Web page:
We have be­trayed our own dream of a United Africa

Grocott's Mail - - #BRING BACK OUR FRIENDS -

I write with my head bowed down in shame be­cause what is hap­pen­ing (xeno­pho­bia), does not need to take place.

It is as if we have be­trayed our own dream of “A United Africa.” It is as if we have de­ceived our­selves when we said “um­ntu ngum­ntu nga­bantu” (a per­son is per­son be­cause of other peo­ple).

Every­thing that I know about my past has been shaken by this hor­ren­dous act. The teach­ings of Tiyo Soga, J. G Xaba, Pix­cley Seme and many oth­ers have fallen away. The masses who have pos­i­tively re­sponded well to the PanAfrican mes­sage of the old lib­er­a­tion move­ments of our con­ti­nent, the African Na­tional Congress and all po­lit­i­cal par­ties are not xeno­pho­bic. In other words, none in our midst had any right to en­cour­age or incite xeno­pho­bia, by try­ing to ex­plain naked crim­i­nal ac­tiv­ity by cloak­ing it in the garb of xeno­pho­bia.

What hap­pened in the past few days has be­trayed the dreams of many gen­er­a­tions, in­clud­ing our own.

Here I want to con­vey to all Africans and to all African na­tions and to the fam­i­lies of peo­ple who were dis­placed, threat­ened and as­saulted, our sin­cere and heart­felt apolo­gies that Africans in our city com­mit­ted un­par­don­able crimes against other Africans.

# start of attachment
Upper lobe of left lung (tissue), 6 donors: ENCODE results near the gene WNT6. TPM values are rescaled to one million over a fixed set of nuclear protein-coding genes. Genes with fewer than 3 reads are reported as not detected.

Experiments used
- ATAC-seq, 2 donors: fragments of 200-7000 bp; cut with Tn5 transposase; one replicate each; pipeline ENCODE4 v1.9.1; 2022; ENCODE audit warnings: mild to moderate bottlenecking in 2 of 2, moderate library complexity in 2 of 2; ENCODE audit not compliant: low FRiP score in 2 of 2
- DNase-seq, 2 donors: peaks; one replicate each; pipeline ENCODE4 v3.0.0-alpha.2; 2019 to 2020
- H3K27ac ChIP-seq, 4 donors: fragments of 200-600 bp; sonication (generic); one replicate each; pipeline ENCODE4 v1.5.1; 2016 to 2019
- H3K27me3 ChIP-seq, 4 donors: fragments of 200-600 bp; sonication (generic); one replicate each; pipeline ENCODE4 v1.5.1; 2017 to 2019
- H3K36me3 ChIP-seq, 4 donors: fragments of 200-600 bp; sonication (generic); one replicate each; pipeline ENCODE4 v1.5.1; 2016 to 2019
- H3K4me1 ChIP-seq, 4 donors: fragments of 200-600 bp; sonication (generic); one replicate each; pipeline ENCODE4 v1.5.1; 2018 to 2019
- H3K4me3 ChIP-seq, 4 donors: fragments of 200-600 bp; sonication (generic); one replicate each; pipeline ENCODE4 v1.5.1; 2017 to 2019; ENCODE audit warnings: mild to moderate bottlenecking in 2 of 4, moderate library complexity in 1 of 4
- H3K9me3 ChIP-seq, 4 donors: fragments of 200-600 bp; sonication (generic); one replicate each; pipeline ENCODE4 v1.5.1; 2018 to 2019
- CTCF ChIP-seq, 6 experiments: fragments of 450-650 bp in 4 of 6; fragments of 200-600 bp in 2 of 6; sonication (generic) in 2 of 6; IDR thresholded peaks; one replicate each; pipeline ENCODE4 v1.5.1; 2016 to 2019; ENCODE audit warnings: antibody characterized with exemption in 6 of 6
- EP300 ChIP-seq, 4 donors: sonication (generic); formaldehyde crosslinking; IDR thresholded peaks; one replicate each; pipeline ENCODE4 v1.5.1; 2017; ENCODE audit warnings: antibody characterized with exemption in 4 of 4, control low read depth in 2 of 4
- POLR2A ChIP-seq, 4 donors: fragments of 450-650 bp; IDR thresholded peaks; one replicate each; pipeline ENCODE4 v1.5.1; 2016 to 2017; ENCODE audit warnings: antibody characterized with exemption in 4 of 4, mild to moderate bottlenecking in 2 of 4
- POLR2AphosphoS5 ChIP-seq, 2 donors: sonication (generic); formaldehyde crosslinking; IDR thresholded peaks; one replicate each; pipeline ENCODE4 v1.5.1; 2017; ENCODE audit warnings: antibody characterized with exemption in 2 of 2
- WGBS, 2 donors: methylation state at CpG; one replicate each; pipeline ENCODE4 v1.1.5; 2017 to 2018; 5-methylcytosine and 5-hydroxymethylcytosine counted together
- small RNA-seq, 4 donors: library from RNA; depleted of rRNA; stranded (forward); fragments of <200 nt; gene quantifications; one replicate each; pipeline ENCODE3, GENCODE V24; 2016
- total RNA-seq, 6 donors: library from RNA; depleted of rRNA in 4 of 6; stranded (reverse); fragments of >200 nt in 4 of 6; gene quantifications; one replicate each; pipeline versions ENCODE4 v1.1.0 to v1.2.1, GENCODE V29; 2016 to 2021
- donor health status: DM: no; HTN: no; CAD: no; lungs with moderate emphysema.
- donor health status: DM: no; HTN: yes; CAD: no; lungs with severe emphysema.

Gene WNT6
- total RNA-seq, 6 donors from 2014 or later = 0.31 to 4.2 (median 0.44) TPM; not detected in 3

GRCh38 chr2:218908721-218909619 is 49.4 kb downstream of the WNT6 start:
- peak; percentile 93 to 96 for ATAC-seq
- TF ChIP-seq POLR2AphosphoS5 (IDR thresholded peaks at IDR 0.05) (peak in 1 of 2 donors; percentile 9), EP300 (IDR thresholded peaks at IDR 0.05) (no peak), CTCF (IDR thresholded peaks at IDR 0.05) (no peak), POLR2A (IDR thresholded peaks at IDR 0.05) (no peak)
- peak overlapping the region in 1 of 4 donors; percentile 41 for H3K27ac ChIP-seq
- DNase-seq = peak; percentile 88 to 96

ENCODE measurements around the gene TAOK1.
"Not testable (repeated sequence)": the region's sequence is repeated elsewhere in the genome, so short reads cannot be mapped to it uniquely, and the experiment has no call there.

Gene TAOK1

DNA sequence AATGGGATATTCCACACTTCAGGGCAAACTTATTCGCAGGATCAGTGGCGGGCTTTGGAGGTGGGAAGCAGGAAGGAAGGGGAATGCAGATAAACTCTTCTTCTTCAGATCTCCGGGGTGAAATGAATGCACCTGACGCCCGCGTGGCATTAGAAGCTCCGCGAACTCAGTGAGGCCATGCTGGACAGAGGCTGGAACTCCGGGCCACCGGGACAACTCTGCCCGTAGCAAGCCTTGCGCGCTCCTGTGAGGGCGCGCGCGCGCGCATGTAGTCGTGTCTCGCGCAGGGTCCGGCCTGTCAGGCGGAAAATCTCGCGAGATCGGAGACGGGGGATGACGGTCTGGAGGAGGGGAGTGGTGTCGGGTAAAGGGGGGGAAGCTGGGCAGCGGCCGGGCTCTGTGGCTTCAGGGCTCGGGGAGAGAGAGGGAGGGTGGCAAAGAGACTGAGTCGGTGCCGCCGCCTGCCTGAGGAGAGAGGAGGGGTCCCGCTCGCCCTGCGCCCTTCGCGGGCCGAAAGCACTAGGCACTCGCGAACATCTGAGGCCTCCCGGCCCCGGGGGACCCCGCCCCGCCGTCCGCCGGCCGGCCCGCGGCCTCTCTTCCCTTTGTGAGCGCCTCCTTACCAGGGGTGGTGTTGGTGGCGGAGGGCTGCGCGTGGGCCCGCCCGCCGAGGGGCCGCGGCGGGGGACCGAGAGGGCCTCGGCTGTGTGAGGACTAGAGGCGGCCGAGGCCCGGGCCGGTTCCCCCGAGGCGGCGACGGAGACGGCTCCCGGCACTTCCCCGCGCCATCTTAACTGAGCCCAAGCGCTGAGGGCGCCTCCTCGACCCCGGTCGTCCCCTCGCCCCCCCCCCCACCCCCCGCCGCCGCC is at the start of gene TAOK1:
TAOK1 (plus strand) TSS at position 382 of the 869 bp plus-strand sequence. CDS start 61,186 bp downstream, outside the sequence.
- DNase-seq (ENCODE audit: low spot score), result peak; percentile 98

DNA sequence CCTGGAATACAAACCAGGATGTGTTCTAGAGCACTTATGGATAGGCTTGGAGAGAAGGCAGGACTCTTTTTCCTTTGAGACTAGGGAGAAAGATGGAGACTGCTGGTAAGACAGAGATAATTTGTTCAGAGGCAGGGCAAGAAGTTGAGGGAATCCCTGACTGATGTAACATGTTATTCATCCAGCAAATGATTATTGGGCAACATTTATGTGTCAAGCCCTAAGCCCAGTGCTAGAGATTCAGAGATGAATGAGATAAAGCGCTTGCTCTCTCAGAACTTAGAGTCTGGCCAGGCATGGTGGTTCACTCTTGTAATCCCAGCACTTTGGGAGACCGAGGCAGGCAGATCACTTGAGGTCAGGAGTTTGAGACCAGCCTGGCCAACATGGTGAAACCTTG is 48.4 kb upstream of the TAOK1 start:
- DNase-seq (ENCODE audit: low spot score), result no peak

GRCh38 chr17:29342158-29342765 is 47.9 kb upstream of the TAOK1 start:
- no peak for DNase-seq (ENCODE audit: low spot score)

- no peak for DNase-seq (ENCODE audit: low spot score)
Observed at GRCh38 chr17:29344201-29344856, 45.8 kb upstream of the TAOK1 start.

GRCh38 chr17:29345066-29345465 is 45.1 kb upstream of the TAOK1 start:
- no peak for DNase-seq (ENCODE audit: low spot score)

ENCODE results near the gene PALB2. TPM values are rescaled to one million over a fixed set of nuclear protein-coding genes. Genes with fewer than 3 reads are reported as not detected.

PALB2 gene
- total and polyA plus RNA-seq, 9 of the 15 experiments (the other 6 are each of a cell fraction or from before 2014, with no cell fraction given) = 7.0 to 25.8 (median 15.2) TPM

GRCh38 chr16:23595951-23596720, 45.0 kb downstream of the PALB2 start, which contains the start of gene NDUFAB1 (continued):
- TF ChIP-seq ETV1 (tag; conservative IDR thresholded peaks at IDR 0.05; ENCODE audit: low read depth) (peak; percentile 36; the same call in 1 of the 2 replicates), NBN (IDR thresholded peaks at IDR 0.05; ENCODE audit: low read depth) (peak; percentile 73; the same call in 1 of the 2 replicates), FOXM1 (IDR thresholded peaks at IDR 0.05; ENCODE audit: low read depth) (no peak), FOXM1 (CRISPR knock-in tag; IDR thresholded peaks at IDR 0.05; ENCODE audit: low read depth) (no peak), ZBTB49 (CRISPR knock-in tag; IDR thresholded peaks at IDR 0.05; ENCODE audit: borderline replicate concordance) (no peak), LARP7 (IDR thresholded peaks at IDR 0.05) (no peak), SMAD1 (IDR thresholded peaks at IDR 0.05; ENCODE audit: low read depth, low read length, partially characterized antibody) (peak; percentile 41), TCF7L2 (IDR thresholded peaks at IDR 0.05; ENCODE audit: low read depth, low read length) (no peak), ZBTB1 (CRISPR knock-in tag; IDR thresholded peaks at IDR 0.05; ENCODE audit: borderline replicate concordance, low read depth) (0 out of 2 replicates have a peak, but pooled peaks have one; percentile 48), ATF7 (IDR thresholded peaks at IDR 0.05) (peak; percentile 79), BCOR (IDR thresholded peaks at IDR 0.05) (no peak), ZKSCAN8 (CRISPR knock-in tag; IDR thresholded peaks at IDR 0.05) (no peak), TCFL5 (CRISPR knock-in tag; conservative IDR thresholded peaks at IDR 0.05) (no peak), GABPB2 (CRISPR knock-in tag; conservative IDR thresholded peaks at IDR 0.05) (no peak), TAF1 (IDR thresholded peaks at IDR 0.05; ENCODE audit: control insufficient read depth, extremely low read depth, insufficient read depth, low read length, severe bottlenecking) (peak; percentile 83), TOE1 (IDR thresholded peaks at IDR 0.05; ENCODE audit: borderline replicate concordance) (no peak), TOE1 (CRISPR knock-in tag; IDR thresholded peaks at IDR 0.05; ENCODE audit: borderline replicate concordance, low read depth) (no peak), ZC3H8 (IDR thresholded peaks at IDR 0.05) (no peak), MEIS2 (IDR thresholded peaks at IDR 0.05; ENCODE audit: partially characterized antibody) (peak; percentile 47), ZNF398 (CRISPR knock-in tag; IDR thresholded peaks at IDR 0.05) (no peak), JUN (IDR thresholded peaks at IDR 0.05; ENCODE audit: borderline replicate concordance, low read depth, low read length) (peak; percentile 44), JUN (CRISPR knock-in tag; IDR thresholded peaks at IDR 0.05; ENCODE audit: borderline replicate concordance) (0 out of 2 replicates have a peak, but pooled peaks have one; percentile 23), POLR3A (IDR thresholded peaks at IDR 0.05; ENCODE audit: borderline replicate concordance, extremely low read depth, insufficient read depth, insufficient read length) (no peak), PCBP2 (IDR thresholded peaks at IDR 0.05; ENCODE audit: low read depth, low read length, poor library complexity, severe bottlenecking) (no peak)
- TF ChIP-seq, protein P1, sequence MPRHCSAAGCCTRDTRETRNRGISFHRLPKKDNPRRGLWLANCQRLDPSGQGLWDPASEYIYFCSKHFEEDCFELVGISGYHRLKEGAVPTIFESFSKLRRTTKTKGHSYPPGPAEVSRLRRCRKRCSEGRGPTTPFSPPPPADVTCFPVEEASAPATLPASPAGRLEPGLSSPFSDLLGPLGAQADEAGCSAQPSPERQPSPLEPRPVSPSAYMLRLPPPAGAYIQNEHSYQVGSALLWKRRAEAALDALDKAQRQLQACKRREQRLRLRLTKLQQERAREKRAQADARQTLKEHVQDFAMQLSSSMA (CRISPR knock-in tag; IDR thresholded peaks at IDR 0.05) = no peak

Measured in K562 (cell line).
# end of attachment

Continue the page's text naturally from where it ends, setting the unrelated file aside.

We write with pain that our fel­low hu­man be­ing are quar­an­tined some­where, sep­a­rated from the African com­mu­ni­ties in which they lived peace­fully as fel­low Africans, un­til the dark days of last week de­scended with­out warn­ing upon us.

Maybe this takes us to an­other pledge, and we should make a vow that we shall do every­thing in our power to as­sist the vic­tims of th­ese crim­i­nal at­tacks in or­der that they are able to re­sume their nor­mal lives.

The word “xeno­pho­bia” means a deep an­tipa­thy or ha­tred of for­eign­ers. Our busi­ness as the Depart­ment and the Gra­ham­stown Dis­trict Of­fice is to see that teach­ing takes place and there is or­der in our schools.

The noble spirit of our busi­ness is to teach, man­age and mon­i­tor teach­ing in our dis­trict.

Th­ese ten­den­cies are threat­en­ing that busi­ness. Per­haps we shall not cease to pray and say: “Nkosi sikelel’ i-Africa” (God bless Africa). • Amos Fet­sha is the di­rec­tor in the Gra­ham­stown Dis­trict of­fice of the East­ern Cape Depart­ment of Ed­u­ca­tion

Amos Fet­sha

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